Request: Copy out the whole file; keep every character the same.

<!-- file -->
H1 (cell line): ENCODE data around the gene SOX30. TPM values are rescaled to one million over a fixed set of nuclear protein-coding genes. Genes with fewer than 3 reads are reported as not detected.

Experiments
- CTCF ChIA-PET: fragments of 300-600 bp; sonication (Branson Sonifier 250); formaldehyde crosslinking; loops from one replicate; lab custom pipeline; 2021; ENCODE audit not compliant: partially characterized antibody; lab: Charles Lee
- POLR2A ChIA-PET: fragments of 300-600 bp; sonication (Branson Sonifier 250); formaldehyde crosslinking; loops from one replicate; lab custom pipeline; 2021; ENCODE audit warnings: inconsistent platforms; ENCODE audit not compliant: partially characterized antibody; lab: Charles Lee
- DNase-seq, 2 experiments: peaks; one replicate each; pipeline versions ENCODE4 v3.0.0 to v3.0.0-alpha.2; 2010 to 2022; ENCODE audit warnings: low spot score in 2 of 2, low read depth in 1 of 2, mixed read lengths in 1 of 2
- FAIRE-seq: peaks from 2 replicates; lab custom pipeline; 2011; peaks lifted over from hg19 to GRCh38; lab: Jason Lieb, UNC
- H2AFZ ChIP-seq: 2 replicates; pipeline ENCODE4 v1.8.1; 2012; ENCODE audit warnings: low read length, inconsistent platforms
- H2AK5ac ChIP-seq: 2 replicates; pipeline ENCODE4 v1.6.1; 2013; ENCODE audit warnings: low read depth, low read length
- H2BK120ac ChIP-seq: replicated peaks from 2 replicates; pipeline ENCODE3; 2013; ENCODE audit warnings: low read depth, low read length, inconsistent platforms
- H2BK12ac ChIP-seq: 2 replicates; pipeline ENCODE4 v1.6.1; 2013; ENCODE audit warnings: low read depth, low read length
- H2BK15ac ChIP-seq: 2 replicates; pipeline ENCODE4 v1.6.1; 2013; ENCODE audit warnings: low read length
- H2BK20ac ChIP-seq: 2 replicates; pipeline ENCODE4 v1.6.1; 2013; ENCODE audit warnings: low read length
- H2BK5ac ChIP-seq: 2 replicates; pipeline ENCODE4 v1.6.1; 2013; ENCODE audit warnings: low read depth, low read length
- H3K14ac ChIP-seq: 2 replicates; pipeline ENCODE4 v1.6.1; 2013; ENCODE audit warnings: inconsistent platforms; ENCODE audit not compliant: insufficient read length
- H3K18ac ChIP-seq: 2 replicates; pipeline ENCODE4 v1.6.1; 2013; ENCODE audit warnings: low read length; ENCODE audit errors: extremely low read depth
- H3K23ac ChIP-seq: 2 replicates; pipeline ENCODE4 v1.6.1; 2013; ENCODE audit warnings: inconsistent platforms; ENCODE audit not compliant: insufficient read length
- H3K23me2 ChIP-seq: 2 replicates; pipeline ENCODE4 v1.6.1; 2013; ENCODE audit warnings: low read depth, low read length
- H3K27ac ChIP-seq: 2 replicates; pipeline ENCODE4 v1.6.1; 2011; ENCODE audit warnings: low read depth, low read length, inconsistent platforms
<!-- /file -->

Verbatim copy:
H1 (cell line): ENCODE data around the gene SOX30. TPM values are rescaled to one million over a fixed set of nuclear protein-coding genes. Genes with fewer than 3 reads are reported as not detected.

Experiments
- CTCF ChIA-PET: fragments of 300-600 bp; sonication (Branson Sonifier 250); formaldehyde crosslinking; loops from one replicate; lab custom pipeline; 2021; ENCODE audit not compliant: partially characterized antibody; lab: Charles Lee
- POLR2A ChIA-PET: fragments of 300-600 bp; sonication (Branson Sonifier 250); formaldehyde crosslinking; loops from one replicate; lab custom pipeline; 2021; ENCODE audit warnings: inconsistent platforms; ENCODE audit not compliant: partially characterized antibody; lab: Charles Lee
- DNase-seq, 2 experiments: peaks; one replicate each; pipeline versions ENCODE4 v3.0.0 to v3.0.0-alpha.2; 2010 to 2022; ENCODE audit warnings: low spot score in 2 of 2, low read depth in 1 of 2, mixed read lengths in 1 of 2
- FAIRE-seq: peaks from 2 replicates; lab custom pipeline; 2011; peaks lifted over from hg19 to GRCh38; lab: Jason Lieb, UNC
- H2AFZ ChIP-seq: 2 replicates; pipeline ENCODE4 v1.8.1; 2012; ENCODE audit warnings: low read length, inconsistent platforms
- H2AK5ac ChIP-seq: 2 replicates; pipeline ENCODE4 v1.6.1; 2013; ENCODE audit warnings: low read depth, low read length
- H2BK120ac ChIP-seq: replicated peaks from 2 replicates; pipeline ENCODE3; 2013; ENCODE audit warnings: low read depth, low read length, inconsistent platforms
- H2BK12ac ChIP-seq: 2 replicates; pipeline ENCODE4 v1.6.1; 2013; ENCODE audit warnings: low read depth, low read length
- H2BK15ac ChIP-seq: 2 replicates; pipeline ENCODE4 v1.6.1; 2013; ENCODE audit warnings: low read length
- H2BK20ac ChIP-seq: 2 replicates; pipeline ENCODE4 v1.6.1; 2013; ENCODE audit warnings: low read length
- H2BK5ac ChIP-seq: 2 replicates; pipeline ENCODE4 v1.6.1; 2013; ENCODE audit warnings: low read depth, low read length
- H3K14ac ChIP-seq: 2 replicates; pipeline ENCODE4 v1.6.1; 2013; ENCODE audit warnings: inconsistent platforms; ENCODE audit not compliant: insufficient read length
- H3K18ac ChIP-seq: 2 replicates; pipeline ENCODE4 v1.6.1; 2013; ENCODE audit warnings: low read length; ENCODE audit errors: extremely low read depth
- H3K23ac ChIP-seq: 2 replicates; pipeline ENCODE4 v1.6.1; 2013; ENCODE audit warnings: inconsistent platforms; ENCODE audit not compliant: insufficient read length
- H3K23me2 ChIP-seq: 2 replicates; pipeline ENCODE4 v1.6.1; 2013; ENCODE audit warnings: low read depth, low read length
- H3K27ac ChIP-seq: 2 replicates; pipeline ENCODE4 v1.6.1; 2011; ENCODE audit warnings: low read depth, low read length, inconsistent platforms